Young Giants has extensive experience in supporting children and young people with a range of SEND, including complex needs, severe and moderate learning difficulties (SLD and MLD) and learning differences (such as dyslexia).
Working with commissioners, parents/carers and the wider team around the child, we develop an education package that will most suit the needs of the child and support their EHCP outcomes.
Whether tuition is in the home, community or school, we are able to provide the right professionals to make a meaningful impact on educational progress. Working with QTS SEN teachers, SEND tutors and TA’s, we support the overall educational attainment of each child.
Our extensive insurance cover means that we are able to support students who may display some challenging behaviour and we ensure professionals are appropriately trained to cope with a range of situations.
We can offer 2:1 support for children who are not able to be tutored in their own home.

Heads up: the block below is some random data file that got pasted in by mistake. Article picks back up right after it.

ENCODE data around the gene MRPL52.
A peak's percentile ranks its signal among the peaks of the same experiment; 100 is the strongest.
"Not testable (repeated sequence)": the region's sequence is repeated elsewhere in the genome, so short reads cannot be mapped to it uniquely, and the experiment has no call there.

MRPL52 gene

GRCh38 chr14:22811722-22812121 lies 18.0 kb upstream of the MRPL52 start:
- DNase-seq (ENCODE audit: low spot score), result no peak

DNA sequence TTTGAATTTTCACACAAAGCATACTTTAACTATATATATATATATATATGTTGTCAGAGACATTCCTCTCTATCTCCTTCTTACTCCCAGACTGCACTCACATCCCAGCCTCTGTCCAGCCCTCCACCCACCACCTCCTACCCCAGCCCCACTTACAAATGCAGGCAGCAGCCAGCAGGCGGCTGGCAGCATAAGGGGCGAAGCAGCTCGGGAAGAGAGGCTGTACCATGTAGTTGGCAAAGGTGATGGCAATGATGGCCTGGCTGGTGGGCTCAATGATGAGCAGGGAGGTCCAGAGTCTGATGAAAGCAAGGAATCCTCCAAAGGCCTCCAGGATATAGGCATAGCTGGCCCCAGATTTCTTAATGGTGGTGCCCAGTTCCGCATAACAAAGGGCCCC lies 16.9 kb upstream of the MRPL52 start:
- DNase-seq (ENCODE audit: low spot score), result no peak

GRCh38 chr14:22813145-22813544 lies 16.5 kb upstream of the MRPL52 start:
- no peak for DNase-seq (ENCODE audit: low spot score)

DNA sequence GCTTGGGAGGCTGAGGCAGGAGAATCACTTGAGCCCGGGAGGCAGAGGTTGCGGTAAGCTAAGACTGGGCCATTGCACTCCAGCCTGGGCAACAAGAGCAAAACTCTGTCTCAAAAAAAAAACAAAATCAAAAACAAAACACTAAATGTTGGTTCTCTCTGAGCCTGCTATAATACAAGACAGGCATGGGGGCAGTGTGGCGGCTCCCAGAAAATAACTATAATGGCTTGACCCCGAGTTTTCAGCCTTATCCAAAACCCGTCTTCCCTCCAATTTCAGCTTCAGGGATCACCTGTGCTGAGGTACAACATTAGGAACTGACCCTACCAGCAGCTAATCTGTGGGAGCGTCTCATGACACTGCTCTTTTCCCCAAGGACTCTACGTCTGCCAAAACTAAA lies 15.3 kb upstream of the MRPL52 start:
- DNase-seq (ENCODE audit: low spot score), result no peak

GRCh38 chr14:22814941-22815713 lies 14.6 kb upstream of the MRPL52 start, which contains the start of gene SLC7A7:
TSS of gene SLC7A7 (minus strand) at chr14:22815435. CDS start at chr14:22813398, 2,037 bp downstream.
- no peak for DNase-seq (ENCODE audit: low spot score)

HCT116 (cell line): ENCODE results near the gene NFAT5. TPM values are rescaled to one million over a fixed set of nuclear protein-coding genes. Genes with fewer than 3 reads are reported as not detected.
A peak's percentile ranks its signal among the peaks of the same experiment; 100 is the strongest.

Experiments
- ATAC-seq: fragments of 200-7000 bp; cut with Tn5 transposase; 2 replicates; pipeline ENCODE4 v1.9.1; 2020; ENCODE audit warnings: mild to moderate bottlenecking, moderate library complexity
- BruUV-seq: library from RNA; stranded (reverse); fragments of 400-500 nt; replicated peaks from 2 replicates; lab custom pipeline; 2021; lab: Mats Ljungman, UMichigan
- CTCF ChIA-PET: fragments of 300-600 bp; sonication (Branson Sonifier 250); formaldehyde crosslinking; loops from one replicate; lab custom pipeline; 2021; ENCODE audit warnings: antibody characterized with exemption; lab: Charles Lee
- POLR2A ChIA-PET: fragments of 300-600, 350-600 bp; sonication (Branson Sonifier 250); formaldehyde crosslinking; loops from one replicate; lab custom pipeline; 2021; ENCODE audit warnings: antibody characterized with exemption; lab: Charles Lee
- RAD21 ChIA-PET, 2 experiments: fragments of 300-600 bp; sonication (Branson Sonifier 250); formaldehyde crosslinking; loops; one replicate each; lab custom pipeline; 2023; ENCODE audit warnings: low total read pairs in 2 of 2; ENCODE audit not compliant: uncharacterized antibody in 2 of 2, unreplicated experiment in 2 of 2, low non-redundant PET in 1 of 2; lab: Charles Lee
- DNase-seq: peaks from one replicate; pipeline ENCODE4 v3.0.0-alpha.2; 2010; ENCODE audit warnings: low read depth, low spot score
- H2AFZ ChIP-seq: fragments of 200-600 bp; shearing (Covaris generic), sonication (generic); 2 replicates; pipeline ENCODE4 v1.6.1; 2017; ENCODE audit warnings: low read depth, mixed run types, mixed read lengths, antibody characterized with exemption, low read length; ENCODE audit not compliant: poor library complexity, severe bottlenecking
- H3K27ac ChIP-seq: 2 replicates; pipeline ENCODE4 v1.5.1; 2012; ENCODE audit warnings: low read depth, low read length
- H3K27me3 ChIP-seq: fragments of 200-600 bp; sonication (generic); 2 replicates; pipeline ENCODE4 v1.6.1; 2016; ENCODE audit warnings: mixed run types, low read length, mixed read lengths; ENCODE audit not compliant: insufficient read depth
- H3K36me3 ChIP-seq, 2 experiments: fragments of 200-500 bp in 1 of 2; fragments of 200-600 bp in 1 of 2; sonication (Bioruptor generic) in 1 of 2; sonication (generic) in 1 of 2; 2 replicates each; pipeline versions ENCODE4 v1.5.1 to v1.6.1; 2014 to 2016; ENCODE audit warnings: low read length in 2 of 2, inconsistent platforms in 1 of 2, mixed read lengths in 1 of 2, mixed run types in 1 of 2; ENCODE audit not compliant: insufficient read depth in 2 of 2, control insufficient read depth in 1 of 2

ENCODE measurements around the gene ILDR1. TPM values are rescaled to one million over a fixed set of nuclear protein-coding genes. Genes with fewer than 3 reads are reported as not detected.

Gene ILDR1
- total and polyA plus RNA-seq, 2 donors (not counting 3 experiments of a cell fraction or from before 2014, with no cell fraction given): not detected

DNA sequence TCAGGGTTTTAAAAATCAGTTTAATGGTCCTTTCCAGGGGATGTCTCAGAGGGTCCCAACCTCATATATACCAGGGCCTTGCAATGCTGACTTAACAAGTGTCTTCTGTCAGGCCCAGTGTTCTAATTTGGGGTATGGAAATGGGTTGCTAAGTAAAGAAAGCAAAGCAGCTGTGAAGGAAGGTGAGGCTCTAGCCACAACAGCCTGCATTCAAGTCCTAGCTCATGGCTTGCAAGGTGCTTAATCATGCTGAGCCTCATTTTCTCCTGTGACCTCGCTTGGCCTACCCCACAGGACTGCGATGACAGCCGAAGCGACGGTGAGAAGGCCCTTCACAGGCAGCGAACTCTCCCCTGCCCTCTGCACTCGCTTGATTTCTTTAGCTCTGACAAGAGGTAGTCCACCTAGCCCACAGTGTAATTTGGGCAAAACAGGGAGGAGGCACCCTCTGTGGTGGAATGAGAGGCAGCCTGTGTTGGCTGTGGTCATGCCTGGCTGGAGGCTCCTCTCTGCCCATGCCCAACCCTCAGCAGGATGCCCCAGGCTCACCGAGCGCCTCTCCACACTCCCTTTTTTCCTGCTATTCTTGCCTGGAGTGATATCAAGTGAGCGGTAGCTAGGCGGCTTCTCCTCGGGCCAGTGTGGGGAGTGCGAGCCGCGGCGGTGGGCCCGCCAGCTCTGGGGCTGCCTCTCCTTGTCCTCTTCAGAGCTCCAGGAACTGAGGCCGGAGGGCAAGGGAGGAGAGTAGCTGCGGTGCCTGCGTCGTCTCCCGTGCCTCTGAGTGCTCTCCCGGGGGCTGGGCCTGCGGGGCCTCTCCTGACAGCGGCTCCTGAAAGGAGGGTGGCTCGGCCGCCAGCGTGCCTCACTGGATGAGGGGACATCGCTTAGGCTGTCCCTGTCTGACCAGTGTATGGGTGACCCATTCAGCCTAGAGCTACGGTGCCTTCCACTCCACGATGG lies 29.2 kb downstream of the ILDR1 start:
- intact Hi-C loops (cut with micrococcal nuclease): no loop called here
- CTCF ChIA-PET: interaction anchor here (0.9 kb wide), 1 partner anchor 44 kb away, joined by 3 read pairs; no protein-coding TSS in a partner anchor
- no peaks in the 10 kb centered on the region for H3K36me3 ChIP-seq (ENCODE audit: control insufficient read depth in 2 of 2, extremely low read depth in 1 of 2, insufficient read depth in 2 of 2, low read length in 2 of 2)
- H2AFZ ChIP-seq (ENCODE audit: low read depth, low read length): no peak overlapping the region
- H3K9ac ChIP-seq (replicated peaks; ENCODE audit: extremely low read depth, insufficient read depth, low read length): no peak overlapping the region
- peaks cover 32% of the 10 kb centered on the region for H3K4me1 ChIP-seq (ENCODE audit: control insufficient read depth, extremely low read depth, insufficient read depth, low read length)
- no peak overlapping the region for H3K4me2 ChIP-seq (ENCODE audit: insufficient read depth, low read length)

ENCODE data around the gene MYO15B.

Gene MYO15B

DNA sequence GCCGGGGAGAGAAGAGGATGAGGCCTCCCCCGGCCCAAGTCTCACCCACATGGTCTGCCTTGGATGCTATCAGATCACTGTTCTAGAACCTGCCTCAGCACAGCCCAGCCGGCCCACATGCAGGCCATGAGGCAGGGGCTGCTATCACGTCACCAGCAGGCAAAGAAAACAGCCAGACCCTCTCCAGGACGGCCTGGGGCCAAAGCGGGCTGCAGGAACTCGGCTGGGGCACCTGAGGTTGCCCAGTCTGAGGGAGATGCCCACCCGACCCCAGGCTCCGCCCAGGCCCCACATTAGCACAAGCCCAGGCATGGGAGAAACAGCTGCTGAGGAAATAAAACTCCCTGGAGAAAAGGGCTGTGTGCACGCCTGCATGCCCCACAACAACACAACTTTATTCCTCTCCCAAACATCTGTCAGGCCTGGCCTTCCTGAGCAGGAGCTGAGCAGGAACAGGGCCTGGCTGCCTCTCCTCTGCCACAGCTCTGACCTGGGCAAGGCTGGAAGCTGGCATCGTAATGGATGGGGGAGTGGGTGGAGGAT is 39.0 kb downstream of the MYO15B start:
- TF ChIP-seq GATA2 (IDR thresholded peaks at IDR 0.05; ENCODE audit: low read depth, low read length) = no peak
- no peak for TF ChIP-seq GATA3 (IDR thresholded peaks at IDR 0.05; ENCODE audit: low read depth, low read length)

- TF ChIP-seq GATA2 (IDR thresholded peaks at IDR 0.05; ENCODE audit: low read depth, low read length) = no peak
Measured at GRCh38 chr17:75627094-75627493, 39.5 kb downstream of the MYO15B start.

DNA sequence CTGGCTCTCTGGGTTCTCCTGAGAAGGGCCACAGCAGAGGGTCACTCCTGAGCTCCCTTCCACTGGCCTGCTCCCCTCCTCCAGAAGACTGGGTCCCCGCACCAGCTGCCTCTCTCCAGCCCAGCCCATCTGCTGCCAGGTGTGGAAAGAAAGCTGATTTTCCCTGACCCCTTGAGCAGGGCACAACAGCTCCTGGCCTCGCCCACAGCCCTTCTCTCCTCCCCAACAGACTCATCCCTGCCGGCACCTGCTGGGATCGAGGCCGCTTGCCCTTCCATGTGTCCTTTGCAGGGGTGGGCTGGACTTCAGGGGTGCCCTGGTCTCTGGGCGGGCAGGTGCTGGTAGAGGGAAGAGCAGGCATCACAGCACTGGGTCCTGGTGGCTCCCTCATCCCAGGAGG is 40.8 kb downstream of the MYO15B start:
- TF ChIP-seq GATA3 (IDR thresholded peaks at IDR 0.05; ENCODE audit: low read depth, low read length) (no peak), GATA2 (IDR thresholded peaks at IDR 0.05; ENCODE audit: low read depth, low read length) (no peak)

We are currently working with ASDAN, AQA Awards and Arts Ed Awards to become registered centres and hope to be able to offer these qualifications to our students in the next academic year.
CASE STUDY – Young Person in KS3
Child C has a diagnosis of ASD and global delay. They were excluded from their previous SEN school after an incident during which a member of staff was hurt. Since expulsion eighteen months ago, Child C has not been receiving any formal education and Young Giants was commissioned to provide home tuition. After a home visit and discussion with parents and social worker, we felt that home tuition was not appropriate for Child C given the small size of their home and the limitations in their capacity to understand why educators were coming into their personal space. Instead, we arranged for tuition to take place in a local authority owned and managed family centre and began 2:1 education support with a qualified special needs teacher and a TA. Due to the risks involved, both tutors were PMVA trained.
Child C’s tuition outcomes focused on helping them to develop positive behaviour for learning for a return to school. Initially Child C was not accustomed to sitting at a table and was displaying signs of PDA. By developing a trusting and consistent, routine-based relationship with teachers, Child C was able to demonstrate a growing emergence in their ability to take part in activities and use language more fluently to express their thoughts. Tuition outcome continues towards school transition and once placed in a school we will work with teachers to settle Child C into their new environment.